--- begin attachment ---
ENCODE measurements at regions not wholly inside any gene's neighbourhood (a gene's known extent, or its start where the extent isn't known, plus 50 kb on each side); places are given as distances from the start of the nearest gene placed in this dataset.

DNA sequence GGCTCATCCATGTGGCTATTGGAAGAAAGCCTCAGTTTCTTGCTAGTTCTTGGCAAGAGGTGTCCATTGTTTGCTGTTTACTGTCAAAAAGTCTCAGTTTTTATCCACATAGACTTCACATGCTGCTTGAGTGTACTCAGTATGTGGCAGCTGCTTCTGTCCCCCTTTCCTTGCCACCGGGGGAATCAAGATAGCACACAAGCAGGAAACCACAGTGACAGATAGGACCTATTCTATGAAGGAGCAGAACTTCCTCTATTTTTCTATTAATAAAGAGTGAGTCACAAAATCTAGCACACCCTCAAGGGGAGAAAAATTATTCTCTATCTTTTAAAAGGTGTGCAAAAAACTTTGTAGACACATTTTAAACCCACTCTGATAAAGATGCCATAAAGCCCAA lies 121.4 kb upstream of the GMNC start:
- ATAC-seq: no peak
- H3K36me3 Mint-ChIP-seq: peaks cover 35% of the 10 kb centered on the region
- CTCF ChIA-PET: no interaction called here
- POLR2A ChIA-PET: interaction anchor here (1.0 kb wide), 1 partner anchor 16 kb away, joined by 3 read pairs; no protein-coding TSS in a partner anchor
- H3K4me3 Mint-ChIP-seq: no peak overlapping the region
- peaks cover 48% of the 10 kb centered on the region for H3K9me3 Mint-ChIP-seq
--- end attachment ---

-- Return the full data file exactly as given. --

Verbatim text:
ENCODE measurements at regions not wholly inside any gene's neighbourhood (a gene's known extent, or its start where the extent isn't known, plus 50 kb on each side); places are given as distances from the start of the nearest gene placed in this dataset.

DNA sequence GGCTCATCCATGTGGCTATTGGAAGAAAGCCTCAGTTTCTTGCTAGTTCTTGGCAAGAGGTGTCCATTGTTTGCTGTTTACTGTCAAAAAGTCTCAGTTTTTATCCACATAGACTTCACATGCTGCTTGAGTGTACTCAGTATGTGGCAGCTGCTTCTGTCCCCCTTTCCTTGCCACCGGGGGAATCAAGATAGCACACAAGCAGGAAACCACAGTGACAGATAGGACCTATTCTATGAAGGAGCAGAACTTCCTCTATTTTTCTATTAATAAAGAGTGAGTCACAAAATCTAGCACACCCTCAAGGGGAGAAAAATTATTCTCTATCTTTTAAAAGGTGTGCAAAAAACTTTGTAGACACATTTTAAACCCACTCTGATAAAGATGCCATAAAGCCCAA lies 121.4 kb upstream of the GMNC start:
- ATAC-seq: no peak
- H3K36me3 Mint-ChIP-seq: peaks cover 35% of the 10 kb centered on the region
- CTCF ChIA-PET: no interaction called here
- POLR2A ChIA-PET: interaction anchor here (1.0 kb wide), 1 partner anchor 16 kb away, joined by 3 read pairs; no protein-coding TSS in a partner anchor
- H3K4me3 Mint-ChIP-seq: no peak overlapping the region
- peaks cover 48% of the 10 kb centered on the region for H3K9me3 Mint-ChIP-seq